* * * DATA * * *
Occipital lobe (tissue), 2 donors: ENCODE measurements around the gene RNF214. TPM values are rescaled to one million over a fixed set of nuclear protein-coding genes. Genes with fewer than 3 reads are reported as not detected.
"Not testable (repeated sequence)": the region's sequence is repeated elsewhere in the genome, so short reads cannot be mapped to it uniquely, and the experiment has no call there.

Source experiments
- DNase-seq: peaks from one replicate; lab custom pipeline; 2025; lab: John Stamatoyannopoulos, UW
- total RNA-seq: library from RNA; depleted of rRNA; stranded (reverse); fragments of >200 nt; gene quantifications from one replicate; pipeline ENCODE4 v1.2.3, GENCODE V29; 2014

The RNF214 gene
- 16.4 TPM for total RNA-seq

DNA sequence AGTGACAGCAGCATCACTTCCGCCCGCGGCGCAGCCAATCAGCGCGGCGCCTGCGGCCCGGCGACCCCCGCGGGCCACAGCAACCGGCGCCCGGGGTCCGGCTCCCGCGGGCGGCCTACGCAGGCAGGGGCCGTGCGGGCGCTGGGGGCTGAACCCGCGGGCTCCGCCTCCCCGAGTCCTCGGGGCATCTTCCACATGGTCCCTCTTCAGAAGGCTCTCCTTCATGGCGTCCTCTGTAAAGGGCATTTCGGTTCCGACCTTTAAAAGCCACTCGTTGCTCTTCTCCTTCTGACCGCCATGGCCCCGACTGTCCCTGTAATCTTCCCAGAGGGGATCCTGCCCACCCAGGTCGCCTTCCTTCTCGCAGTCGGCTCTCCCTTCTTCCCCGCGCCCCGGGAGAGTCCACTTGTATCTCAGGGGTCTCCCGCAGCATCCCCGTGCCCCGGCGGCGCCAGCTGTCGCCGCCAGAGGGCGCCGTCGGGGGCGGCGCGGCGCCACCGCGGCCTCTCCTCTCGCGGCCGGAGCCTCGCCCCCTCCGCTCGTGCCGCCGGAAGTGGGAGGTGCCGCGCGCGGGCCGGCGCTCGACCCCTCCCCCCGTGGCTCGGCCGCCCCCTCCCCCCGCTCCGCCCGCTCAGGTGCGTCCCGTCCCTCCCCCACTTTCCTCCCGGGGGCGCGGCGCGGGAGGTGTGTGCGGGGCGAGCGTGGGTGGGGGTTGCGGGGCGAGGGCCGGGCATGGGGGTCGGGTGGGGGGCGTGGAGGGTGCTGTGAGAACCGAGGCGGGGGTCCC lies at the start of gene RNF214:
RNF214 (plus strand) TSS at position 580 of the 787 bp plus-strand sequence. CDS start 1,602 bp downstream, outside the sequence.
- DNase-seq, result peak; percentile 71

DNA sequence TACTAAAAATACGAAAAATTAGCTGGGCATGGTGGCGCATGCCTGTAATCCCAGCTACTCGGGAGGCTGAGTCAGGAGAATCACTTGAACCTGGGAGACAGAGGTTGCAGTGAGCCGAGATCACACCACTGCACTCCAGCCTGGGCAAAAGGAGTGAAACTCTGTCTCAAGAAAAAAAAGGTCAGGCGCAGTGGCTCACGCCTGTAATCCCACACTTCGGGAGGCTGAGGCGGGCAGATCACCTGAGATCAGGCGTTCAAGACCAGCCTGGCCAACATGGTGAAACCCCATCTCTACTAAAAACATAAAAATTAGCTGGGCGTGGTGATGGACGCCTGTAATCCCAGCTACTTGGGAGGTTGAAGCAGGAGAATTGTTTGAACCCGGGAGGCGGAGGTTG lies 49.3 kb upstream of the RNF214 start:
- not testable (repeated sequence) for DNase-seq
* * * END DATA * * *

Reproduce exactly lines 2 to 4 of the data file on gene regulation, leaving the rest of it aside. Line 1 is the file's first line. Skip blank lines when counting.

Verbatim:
"Not testable (repeated sequence)": the region's sequence is repeated elsewhere in the genome, so short reads cannot be mapped to it uniquely, and the experiment has no call there.

Source experiments
- DNase-seq: peaks from one replicate; lab custom pipeline; 2025; lab: John Stamatoyannopoulos, UW